US 3501865 A
Description (OCR text may contain errors)
March 24, 1970 H.- HORMANN DOOR OPERATING MECHANISM Filed Sept. 25.- 1968 3 Sheets-Sheet 1 FIG. 7
March 24,v 1970 I HO 3,501,865
DOOR OPERATING MECHANISM Filed Sept. 23, 1968 3 Sheets-Sheet 2 FIG. 2
March 24, 1970 H. HORMANN noon OPERATING MECHANISM 3 Sheets-Sheet 3 Filed Sept. 25, 1968 FIG. 3
United States Patent Cfice 3,501 ,865 Patented Mar. 24, 1970 Int. Cl. E05d 13/12, /38
U.S. Cl. 49-358 14 Claims ABSTRACT OF THE DISCLOSURE A door operating mechanism adapted to be secured to the door panel of a garage door or the like comprising an operating shaft carrying a roller adjacent each end, a guide rail at each end for guiding the rollers and a shaped member rotatively supporting the operating shaft adjacent each of its ends. The shaped members are movable relative to the door panel between two limiting positions. Each of the shaped members is held by an angle section with two flanges projecting from its planes, which can be fixed to the door panel. These flanges have aligned apertures for guiding the shaped member which, through dowel pins and the like can be brought into engagement with the flanges, by the force of the a spring mounted between the flanges.
This invention concerns a device for fixing the drive shaft for a door for a garage, hall or the like to a door panel, the driving shaft carrying adjacent each of its ends a roller running in a guide rail.
Doors of garages, halls and the like of various constructions are known and in the same way operating means for moving such doors are known. One group of these is based on the principle of ensuring a weight compensation so as to move the door panel more easily in that a shaft engaged by and acted on by at least one torsion spring is provided. Each end of the shaft carries a cable drum, by means of which cables, each of which engages one end of the sides of the door panel, can be wound. The door panel of sucha door then consists preferably of several, hingedly interconnected parts, the height of which-as seen in the closed state of the doorequals a fraction of its length across the width of the door opening, and which parts are guided by rollers mounted thereon in rails in such a manner that in the open position the door panel extends substantially in the horizontal plane.
Another operating mechanism for opening such doors is based on the principle that, with a construction of door panel resistant to bending, opposite its upper end an operating shaft is mounted, which may be rotated by an electromotive driving mechanism each end of this shaft carrying a roller guided in upper horizontal guide rails. By rotation of the operating shaft, the rollers are also rotated, and since at least their outer surfaces are made from a material which makes good frictional contact with that of the guide rails, the opening of the door is eifected. The rollers thus push along the guide rails and thus urge the door panel into the open position. In such constructions, a weight compensation is likewise provided, for example by spring-loaded compensating arms hinged to the lower end of the door panel. The invention now takes as its starting point preferably this principle of an operating mechanism preferably for the doors of garages.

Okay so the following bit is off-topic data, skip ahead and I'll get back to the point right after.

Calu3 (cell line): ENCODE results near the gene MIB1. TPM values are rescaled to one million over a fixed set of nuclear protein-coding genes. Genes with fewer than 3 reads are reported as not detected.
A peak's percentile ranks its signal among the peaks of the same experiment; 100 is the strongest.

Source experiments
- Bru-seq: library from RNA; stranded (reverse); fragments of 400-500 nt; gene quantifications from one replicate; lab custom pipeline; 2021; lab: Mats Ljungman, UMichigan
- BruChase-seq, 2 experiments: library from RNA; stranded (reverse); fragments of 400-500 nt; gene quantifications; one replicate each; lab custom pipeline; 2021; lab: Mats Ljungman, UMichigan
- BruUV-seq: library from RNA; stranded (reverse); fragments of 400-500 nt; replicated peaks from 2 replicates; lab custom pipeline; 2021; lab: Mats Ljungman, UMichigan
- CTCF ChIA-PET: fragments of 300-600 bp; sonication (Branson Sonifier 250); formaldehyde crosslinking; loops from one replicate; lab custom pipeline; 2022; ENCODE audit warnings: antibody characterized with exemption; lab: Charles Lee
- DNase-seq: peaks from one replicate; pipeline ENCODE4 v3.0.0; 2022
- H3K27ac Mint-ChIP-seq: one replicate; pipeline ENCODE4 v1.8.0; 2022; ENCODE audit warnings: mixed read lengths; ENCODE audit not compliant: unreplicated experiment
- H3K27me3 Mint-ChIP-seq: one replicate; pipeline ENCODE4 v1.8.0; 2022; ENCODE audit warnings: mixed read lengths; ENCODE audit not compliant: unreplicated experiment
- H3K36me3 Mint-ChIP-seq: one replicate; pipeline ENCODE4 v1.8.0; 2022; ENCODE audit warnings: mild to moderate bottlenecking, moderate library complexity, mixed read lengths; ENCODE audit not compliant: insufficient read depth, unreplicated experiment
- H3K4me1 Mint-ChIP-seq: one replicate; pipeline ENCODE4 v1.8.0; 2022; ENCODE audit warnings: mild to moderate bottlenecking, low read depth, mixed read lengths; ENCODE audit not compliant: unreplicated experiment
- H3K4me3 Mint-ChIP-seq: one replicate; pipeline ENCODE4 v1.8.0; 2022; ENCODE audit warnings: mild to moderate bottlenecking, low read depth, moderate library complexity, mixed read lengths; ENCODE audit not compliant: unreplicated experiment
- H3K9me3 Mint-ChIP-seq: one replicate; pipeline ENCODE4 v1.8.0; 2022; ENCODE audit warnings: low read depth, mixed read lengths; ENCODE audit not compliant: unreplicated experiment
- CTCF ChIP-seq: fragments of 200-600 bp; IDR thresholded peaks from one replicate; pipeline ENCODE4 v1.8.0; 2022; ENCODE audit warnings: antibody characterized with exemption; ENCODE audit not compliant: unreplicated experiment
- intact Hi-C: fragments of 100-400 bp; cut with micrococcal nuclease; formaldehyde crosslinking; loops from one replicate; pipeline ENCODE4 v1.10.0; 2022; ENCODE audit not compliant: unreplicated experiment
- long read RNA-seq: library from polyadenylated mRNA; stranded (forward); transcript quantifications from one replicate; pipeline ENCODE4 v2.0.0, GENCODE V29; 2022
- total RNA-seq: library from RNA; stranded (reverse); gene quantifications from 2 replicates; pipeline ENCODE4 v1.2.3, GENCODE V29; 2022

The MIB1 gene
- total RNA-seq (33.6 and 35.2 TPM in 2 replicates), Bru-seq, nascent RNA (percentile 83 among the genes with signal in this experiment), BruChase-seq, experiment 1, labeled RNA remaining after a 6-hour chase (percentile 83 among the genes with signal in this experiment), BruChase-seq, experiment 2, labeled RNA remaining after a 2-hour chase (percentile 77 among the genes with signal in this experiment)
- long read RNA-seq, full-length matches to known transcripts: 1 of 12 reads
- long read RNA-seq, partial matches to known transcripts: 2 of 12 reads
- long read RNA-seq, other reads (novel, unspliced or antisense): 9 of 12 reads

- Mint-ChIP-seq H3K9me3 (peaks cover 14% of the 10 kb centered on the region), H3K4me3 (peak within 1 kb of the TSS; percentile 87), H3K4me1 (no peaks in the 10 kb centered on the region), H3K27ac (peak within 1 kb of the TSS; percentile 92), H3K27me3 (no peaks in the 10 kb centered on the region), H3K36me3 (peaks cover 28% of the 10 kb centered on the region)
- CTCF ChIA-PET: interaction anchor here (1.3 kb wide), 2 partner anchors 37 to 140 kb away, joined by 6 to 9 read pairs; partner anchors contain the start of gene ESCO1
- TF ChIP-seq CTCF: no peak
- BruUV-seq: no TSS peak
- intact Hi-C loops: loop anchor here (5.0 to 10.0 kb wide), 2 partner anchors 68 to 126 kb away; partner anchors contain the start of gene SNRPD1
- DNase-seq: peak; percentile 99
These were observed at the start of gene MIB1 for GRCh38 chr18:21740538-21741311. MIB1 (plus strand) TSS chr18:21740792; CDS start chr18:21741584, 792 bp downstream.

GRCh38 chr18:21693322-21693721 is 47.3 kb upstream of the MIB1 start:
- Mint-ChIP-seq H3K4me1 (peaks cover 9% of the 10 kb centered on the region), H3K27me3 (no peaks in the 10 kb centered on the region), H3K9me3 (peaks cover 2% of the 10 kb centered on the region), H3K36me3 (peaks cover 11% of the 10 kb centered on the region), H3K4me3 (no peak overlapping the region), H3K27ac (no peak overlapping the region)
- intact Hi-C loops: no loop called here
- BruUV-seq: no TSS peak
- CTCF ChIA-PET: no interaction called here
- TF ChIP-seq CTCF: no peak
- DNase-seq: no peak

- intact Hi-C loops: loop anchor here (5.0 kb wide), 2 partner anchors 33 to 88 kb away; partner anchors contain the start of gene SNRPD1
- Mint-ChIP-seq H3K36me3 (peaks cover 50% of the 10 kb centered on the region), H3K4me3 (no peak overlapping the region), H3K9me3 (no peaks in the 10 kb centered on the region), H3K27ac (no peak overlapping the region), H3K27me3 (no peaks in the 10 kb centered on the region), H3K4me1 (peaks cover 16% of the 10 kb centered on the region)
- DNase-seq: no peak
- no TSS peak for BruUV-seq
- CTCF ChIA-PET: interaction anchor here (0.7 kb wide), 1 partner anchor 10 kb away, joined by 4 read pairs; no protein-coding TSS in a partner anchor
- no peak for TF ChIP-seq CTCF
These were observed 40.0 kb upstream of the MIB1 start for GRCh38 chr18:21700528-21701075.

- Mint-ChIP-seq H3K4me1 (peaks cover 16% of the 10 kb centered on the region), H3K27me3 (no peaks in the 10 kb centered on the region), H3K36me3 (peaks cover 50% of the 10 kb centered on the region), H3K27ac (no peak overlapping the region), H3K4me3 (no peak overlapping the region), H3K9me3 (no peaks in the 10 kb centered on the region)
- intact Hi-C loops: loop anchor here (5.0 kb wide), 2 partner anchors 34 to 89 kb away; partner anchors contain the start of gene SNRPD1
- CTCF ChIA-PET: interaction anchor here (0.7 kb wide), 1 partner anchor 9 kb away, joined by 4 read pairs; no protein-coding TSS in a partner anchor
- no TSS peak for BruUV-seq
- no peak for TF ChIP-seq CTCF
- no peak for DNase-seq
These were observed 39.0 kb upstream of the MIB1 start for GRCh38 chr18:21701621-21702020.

It has been known for a long time that during the initial opening of a door panel, the rearwardly extend ing track for the rollers is not straight but is in fact a curve. If the rollers now run in guide rails which are mounted in a plane extending substantially parallel to the ceiling of the garage, these guide rails must have a cross section such as to provide play for the rollers when the door panel is moved out of its closed position. i.e., out of its vertical plane since as stated above the rollers move over a curvilinear path. Naturally the guide rails can also be provided in the area of their ends near the door frame with a curvature taking into account such a curve, but obviously such a construction of guide rails is very expensive, quite apart from the fact that the adjustment for eifecting smooth running is very difficult. By a correspondingly large size of the interior cross section of the guide rails in relation to the size of the rollers, this fact is taken into account particularly in doors which are to be opened by hand i.e. in that, after starting the opening process, the rollers run over a curved path. If guide rails having a C-shaped cross section are provided, the rollers, in the closed position of the door, are in the lower leg of the guide rail. If then the door panel is now to be moved from its closed position into its open position, the rollers first come into contact with the upper legs of the guide rails before again sliding over the lower legs of the guide rails. Corresponding considerations obviously apply to the last stage of the closing process, when the door panel is returned from its open position into its closed position.
If now the rollers are fixed to the ends of an operating shaft and consequently drag the door panel from the closed position into the open position, provision must be made that they remain continuously in frictional contact with the guide railsv In order to take into account now the above-mentioned curved track of the rollers and to avoid the expensive construction of guide rails curved at their ends adjacent the stop frame, it has been proposed according to one construction to connect the guide rails to the stop frame with a limited amount of adjustment in height. Thus for example opposite the stop frame an angle section is fixed, the free leg of which is provided with a longitudinal slot in which a pin and the like, secured relative to the guide rail is slidable. A spring supported between the angle section and the end of the guide rail on the side of the stop frame can thus load the end of the guide rail in such a manner that this is resiliently held in an end position defined by the slot in the angle section. If the path of the door panel necessitates any deviation, this takes place against the resistance of the spring so that during each phase of the sequence of movements in opening, or in the reverse case of closing, a frictional contact between the roller and the guide rail is ensured.